Your idea can solve my problem with the level 2 parts which have 1 year floor time and they are stored normally. But levels 3,4,5 when are not used are stored in dry cabinet which pauses this timer. So every time part is in dry cabinet the timer must be paused, and here begins my problem. Implementing timer for level 2 it can be done as you suggested because time is running non-stop for all this level 2 components. But how to solve for the other levels..
I was thinking if is possible to run some code with timer that can be paused, on every field in the table in access(similar as Excel)???
I don't know how to wrap my head around this?
If You have any suggestions about the logic how to solve this I will be very grateful.
Thank You..
May 2 '15 #4

zmbd
Expert Mod 5K+
P: 5,397
Hmmm.....
You could build a query against the records to pull those that meet or exceed the time limit the same way that one for a hotel room booking which is similure in concept to what you are doing... checking each part into and out of the "room" to dry out.
Use the form timer event to run the query every say... hour or so, or less depending on the tolerance of your process, so that your parts are listed. Use conditional formatting against the time limits to help visulize the priority parts, etc...
You may require something more robust as you database grows such as one of the SQLServer, MySQL, Oracle to hold the data on a server level so you will want to pay attention to proper normalization rules to allow for easier future upsizing!


Forgive any typos sent from my tablet... My PC fried itself��
May 2 '15 #5

P: 5
Zmbd Thank You a lot!!!
I will try to put this in practice and hope that will work :)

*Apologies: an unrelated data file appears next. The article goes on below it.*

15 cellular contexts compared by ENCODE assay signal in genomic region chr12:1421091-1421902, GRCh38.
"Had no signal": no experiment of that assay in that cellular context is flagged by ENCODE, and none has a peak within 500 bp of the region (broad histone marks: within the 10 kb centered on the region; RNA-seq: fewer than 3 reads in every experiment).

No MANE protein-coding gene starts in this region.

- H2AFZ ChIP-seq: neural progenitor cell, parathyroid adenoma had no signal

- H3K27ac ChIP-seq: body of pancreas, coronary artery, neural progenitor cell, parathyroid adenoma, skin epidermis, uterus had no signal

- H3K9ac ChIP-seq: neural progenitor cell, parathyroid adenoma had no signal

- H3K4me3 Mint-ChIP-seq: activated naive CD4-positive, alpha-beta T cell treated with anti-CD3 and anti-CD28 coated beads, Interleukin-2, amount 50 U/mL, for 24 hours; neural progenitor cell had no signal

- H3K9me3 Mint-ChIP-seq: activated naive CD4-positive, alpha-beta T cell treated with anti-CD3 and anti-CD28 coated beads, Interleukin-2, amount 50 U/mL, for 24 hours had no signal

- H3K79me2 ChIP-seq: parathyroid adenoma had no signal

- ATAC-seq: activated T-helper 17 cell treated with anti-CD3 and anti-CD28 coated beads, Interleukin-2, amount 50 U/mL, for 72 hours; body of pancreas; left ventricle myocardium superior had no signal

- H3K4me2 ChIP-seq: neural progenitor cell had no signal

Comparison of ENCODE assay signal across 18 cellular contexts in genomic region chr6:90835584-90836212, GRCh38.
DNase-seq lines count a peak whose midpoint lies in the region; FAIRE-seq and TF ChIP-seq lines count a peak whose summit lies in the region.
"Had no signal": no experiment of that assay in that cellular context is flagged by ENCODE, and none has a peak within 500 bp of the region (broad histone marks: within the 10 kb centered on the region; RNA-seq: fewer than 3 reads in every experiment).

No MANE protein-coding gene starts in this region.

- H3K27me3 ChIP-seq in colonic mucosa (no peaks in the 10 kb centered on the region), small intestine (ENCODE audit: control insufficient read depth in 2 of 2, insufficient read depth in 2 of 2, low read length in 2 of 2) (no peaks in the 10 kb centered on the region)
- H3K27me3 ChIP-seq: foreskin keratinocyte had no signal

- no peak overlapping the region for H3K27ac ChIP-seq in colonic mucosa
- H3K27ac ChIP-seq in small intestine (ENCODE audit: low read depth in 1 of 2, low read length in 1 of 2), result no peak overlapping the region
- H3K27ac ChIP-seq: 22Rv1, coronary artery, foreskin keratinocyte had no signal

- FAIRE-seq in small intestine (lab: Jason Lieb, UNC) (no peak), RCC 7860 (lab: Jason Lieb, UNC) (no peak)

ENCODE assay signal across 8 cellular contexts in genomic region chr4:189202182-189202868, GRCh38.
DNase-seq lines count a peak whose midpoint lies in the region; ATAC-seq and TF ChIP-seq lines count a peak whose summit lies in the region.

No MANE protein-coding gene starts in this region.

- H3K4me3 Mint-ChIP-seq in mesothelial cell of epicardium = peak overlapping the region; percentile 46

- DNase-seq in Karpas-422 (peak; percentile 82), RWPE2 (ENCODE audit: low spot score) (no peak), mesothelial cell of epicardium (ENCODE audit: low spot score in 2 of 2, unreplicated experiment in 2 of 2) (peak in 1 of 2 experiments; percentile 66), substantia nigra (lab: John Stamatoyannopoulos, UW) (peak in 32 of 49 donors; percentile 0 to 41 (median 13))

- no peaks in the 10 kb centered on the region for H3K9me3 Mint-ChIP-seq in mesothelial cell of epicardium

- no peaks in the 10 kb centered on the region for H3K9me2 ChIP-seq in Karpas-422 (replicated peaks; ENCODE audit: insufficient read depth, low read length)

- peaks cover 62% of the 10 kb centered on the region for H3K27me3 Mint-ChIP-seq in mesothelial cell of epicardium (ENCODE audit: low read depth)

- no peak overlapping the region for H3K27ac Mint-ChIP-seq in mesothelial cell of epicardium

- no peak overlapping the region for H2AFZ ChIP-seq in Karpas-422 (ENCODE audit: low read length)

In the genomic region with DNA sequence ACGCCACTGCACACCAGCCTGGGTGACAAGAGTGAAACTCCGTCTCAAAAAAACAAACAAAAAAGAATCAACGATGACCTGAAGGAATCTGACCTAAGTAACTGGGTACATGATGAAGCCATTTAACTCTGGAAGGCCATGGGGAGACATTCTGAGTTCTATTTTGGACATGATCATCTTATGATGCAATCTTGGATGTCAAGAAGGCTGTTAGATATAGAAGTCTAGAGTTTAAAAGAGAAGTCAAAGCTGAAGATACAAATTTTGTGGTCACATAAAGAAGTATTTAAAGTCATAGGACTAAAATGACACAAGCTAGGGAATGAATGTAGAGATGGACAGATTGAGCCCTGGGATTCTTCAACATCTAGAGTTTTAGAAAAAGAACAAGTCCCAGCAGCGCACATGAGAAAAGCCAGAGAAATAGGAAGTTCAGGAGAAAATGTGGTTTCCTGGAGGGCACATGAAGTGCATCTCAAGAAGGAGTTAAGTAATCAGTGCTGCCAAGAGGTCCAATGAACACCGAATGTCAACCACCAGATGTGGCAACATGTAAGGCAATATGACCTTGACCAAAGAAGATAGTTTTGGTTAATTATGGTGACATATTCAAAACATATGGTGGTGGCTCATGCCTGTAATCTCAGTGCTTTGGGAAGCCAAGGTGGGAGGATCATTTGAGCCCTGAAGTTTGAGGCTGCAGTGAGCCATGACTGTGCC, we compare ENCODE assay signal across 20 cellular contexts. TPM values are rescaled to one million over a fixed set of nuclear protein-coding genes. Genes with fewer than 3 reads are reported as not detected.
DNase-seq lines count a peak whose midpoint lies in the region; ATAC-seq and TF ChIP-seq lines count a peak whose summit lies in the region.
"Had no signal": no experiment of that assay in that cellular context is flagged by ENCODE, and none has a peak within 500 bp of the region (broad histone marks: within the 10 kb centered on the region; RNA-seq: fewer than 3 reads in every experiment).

You are right about using more powerful database but my friend Access is the only legal platform at work that i can work on :)

Thanks again and I will write when I will be done...
May 2 '15 #6

zmbd
Expert Mod 5K+
P: 5,397
Of course if we can help post back... Go ahead and post related question here.. If needed we can start a new thread :)
May 2 '15 #7

jforbes
Expert 100+
P: 1,107
Just to expand a little... this sounds a lot like a Parts/Warehouse Inventory application. Typically in tracking inventory of this nature, the parts are either lot tracked or serial tracked meaning the parts are as a group or individually given a unique number to track them as long as a company has them in their possession. FDA requirements can take this to a completely different level and you would not want to attempt tracking that inventory with a homegrown solution.

So the basic Inventory application does this:
  • Receives parts, initially creating the tracking number.
  • The parts are placed in a stocking location/warehouse.
  • As they are needed, an order is placed (internally or externally) and the parts are either moved to a different stocking location/warehouse or shipped which would remove them from inventory.
For a more thorough definition and a cure for insomnia, internet search for MRP (Material requirements planning) and MRP II (Manufacturing resource planning )

As the parts are moved from warehouse to warehouse as well as receiving and shipping, a transaction is placed in a history table that contains the lot/serial number, date of transaction, and warehouse location. Typically, it would be this history table that is queried to get the information you are looking to track.
May 4 '15 #8

zmbd
Expert Mod 5K+
P: 5,397
J, IMHO, much better analogy... guess we could look at people like inventory };-)
May 4 '15 #9